From Dave Drum@1:2320/100 to All on Tue Aug 23 07:37:28 2016
* Originally in: fido.HOME_COO
You may not have know who Jean-Baptiste Fr+4d+4ric Isidor "Toots" Thielemans, also known as Baron Thielemans of Belgium was. But, you know his music. From the iconic Old Spice commercial theme of the 70s and 80s, to the Sesame Street theme, to Sanford & Son and his work with Quincy Jones and every major jazz star since the late 1940s, if a piece of recorded or broadcast music featured whistling or harmonica - chances are it was Toots' work.
He was a perennial winner of Downbeat Magazine and Playboy polls in the miscellaneous instrument category. I argued several time (unsuccessfully) that in Toots' hands the harmonica was elevated far past miscellany. He was also a guitar picker - although not so well known for that.
Thielemans' biggest hit as the leader of his own band was "Bluesette," written in 1962, on which he also played guitar and whistled the main theme simultaneously. It's now considered a standard of the jazz repertory.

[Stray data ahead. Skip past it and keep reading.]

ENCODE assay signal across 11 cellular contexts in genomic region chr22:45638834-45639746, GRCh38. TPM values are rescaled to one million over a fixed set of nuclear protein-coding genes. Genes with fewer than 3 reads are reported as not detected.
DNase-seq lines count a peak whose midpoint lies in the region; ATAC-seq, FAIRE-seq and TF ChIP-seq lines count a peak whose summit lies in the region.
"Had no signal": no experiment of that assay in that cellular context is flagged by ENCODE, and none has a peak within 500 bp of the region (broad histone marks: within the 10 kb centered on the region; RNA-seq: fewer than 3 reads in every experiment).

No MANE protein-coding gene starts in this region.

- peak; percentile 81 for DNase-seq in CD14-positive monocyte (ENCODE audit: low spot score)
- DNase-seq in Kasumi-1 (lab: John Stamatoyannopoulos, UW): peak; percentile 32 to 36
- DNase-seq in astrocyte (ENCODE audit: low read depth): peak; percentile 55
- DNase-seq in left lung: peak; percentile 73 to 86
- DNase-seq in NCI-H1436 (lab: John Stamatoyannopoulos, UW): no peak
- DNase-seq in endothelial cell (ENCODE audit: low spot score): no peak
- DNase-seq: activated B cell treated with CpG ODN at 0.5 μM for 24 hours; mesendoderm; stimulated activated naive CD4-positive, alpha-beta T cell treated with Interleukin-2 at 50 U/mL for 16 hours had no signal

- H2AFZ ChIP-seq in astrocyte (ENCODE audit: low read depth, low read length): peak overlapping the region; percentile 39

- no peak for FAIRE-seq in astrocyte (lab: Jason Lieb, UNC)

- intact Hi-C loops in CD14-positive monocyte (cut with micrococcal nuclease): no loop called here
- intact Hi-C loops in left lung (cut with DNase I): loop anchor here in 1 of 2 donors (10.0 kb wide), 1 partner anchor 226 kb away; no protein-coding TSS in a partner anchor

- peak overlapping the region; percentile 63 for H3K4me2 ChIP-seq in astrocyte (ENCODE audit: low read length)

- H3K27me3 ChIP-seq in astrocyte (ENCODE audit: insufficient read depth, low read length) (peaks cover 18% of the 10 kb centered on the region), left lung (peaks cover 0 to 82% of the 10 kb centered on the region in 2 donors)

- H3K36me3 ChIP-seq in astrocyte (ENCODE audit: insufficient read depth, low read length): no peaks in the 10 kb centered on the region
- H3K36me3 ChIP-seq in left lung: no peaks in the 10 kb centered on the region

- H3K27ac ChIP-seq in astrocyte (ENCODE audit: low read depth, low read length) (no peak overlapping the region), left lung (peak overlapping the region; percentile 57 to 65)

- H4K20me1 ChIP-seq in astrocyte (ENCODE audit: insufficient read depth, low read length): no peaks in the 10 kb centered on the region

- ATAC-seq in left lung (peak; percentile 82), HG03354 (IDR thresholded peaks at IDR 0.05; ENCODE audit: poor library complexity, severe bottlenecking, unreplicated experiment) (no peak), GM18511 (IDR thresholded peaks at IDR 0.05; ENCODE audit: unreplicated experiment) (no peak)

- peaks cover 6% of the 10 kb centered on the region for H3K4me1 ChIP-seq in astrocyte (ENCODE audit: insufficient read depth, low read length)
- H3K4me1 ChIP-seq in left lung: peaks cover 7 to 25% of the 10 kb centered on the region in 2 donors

But the tune for which most Americans probably know him best was "Sunny Days," the wah-wah-ing harmonica theme for "Sesame Street," which has been ingrained into the minds of millions of children.
With its bluesy main line, played just a fraction of a beat behind the main rhythm, the theme is just as much a jazz classic as it as children's ditty.
The National Endowment for the Arts named Thielemans an NEA Jazz Master in 2009. Among his scores of other awards are appointment as a chevalier of the Ordre des Arts et des Lettres, France's highest cultural honor, and the life baronetcy he was bestowed in 2001 by King Albert II of Belgium.
Toots died in his sleep in a Belgian hospital where he'd been hospitalized since last month after a fall, The Associated Press reported. He retired from performing in March 2014, saying he found it too tiring to stand during a concert.